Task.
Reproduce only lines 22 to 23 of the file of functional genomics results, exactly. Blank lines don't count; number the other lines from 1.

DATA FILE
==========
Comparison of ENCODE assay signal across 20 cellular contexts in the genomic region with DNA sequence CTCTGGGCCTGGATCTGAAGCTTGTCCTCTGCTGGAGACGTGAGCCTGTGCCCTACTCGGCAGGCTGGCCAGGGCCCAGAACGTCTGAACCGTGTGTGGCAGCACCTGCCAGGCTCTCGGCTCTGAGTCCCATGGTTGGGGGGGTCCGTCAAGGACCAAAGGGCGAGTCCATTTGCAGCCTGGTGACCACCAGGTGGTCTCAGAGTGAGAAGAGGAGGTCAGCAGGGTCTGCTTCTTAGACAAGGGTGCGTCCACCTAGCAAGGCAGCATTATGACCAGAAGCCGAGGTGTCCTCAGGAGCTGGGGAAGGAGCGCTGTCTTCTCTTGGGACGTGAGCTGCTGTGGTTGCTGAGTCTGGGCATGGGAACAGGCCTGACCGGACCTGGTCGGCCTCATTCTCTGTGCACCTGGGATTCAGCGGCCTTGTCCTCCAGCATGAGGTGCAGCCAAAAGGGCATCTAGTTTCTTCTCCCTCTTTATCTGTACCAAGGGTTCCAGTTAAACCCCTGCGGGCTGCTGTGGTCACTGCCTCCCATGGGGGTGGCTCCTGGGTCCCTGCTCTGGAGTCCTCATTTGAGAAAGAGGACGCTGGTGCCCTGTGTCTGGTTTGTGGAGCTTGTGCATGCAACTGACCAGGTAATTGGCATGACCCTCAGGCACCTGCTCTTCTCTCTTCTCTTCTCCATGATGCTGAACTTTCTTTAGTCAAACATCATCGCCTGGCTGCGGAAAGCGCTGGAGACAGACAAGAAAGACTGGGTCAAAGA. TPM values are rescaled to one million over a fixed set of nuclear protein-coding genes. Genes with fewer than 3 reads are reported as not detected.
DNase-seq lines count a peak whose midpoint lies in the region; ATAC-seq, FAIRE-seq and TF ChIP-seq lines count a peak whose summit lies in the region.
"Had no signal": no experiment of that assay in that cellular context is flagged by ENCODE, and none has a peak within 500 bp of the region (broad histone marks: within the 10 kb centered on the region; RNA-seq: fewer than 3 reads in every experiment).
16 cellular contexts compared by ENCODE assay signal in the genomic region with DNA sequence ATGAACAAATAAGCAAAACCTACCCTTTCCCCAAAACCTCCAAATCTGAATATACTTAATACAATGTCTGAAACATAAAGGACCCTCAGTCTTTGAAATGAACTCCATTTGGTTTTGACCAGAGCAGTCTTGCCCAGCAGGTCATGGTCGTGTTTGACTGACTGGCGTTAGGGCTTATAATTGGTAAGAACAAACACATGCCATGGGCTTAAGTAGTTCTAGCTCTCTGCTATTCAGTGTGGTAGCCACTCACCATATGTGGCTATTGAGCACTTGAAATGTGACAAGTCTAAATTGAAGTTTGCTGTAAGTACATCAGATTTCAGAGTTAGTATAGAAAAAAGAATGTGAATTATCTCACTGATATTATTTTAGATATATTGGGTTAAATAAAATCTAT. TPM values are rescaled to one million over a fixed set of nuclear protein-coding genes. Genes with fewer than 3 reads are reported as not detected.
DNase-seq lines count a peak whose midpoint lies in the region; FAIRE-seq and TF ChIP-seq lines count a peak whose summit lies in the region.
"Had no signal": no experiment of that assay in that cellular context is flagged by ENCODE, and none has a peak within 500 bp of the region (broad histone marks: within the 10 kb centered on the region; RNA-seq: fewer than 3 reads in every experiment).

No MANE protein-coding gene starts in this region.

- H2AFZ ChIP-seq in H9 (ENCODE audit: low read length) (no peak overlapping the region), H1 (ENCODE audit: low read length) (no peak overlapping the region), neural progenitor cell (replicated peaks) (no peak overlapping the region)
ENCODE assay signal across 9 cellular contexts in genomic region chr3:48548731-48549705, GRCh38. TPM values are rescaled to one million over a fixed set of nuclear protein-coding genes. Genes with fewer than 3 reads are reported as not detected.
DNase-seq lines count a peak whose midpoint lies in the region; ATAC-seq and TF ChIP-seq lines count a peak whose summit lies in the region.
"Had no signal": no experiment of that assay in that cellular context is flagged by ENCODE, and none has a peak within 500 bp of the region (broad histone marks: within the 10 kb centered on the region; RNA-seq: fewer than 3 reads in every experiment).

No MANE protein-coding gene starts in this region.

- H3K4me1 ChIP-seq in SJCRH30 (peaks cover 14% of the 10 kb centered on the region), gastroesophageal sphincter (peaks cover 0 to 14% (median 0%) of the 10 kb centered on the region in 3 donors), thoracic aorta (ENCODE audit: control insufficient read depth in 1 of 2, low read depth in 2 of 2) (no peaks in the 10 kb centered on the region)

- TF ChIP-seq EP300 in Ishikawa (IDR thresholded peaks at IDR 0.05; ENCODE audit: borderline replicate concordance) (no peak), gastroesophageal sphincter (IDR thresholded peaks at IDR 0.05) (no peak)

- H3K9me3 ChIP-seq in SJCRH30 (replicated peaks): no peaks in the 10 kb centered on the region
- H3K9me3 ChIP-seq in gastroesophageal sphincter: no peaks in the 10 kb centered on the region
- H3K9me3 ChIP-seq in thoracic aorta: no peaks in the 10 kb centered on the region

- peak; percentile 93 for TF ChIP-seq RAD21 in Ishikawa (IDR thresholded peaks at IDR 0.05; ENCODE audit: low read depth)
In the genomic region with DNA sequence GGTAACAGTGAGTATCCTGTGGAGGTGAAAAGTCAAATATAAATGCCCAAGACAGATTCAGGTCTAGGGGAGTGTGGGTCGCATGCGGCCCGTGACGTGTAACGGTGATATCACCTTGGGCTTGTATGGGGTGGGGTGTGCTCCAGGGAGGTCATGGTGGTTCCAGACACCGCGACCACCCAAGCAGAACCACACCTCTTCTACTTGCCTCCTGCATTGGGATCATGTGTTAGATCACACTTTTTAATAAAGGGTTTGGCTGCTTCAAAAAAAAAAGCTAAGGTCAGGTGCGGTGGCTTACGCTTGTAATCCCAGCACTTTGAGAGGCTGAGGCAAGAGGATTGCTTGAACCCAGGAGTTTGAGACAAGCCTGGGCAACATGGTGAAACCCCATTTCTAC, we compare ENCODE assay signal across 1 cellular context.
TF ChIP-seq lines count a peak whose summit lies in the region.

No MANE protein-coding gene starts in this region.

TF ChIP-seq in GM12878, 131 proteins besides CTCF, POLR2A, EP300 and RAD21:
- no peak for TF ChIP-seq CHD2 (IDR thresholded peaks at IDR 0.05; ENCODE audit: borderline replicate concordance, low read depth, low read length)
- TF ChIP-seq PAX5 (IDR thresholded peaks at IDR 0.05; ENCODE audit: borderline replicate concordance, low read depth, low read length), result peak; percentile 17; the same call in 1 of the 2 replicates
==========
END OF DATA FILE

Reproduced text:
TF ChIP-seq in GM12878, 131 proteins besides CTCF, POLR2A, EP300 and RAD21:
- no peak for TF ChIP-seq CHD2 (IDR thresholded peaks at IDR 0.05; ENCODE audit: borderline replicate concordance, low read depth, low read length)